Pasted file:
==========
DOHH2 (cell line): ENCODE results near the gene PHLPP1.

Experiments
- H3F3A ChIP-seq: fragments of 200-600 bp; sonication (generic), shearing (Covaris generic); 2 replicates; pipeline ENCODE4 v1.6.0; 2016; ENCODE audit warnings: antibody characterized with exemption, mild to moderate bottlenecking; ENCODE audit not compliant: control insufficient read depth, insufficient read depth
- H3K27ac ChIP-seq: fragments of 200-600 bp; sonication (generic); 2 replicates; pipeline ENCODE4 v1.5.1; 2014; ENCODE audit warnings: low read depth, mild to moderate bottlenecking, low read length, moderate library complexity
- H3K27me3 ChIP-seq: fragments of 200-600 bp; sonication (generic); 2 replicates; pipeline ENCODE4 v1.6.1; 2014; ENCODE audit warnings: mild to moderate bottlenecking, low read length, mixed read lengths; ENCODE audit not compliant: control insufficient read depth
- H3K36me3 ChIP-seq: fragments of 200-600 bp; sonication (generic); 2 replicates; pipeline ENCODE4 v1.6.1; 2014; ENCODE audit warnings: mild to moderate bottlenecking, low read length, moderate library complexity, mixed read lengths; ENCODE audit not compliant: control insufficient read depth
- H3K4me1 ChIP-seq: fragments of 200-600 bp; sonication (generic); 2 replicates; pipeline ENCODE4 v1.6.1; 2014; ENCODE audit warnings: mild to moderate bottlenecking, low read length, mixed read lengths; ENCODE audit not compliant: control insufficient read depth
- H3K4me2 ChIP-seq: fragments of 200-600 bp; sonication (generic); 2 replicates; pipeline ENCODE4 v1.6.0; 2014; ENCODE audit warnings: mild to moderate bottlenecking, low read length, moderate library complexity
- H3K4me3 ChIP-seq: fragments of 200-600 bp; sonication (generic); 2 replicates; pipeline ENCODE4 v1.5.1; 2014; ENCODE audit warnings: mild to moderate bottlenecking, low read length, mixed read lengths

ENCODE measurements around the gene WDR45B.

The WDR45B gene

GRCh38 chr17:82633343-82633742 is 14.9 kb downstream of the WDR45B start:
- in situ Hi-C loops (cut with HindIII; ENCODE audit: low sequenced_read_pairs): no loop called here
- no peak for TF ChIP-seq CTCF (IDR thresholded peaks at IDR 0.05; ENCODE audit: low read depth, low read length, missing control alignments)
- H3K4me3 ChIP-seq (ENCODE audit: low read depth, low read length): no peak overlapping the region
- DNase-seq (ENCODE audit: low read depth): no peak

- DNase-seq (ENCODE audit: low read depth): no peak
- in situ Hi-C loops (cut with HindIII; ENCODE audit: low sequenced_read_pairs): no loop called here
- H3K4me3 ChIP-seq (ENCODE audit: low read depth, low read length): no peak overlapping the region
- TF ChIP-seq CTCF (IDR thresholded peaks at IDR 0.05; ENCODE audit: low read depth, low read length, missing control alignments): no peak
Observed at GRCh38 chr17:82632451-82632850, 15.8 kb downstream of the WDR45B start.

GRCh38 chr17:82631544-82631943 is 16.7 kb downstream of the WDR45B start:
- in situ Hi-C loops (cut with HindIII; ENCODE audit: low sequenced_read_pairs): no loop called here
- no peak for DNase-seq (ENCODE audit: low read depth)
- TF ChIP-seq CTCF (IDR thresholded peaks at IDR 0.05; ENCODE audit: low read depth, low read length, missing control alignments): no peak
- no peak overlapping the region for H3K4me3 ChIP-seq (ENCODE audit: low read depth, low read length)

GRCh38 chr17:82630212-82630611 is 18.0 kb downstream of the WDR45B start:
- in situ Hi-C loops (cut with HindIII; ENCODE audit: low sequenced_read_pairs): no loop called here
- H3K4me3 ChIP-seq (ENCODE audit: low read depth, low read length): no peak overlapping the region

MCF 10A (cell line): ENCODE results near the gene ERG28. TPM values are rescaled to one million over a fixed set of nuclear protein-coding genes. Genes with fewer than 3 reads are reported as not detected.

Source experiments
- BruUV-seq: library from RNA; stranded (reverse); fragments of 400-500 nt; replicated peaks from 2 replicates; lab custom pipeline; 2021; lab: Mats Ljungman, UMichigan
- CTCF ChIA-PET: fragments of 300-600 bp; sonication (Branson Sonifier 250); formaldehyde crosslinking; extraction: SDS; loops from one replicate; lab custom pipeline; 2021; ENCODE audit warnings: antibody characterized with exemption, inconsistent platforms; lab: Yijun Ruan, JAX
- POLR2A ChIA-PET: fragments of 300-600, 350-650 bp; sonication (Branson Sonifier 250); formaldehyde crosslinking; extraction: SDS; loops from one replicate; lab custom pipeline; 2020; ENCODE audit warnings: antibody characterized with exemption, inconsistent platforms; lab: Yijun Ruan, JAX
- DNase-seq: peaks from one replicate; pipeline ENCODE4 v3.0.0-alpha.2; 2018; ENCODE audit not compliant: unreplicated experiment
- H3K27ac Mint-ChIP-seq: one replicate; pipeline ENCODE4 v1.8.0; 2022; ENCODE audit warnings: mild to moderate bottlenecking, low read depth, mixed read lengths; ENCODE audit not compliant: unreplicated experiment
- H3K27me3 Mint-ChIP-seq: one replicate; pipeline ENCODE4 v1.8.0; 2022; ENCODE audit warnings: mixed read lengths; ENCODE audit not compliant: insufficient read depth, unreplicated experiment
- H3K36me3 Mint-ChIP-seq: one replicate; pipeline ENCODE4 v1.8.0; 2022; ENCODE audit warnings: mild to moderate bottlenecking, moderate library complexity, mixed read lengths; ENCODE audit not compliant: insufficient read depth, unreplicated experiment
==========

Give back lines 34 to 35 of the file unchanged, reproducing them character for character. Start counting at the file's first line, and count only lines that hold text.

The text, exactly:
- POLR2A ChIA-PET: fragments of 300-600, 350-650 bp; sonication (Branson Sonifier 250); formaldehyde crosslinking; extraction: SDS; loops from one replicate; lab custom pipeline; 2020; ENCODE audit warnings: antibody characterized with exemption, inconsistent platforms; lab: Yijun Ruan, JAX
- DNase-seq: peaks from one replicate; pipeline ENCODE4 v3.0.0-alpha.2; 2018; ENCODE audit not compliant: unreplicated experiment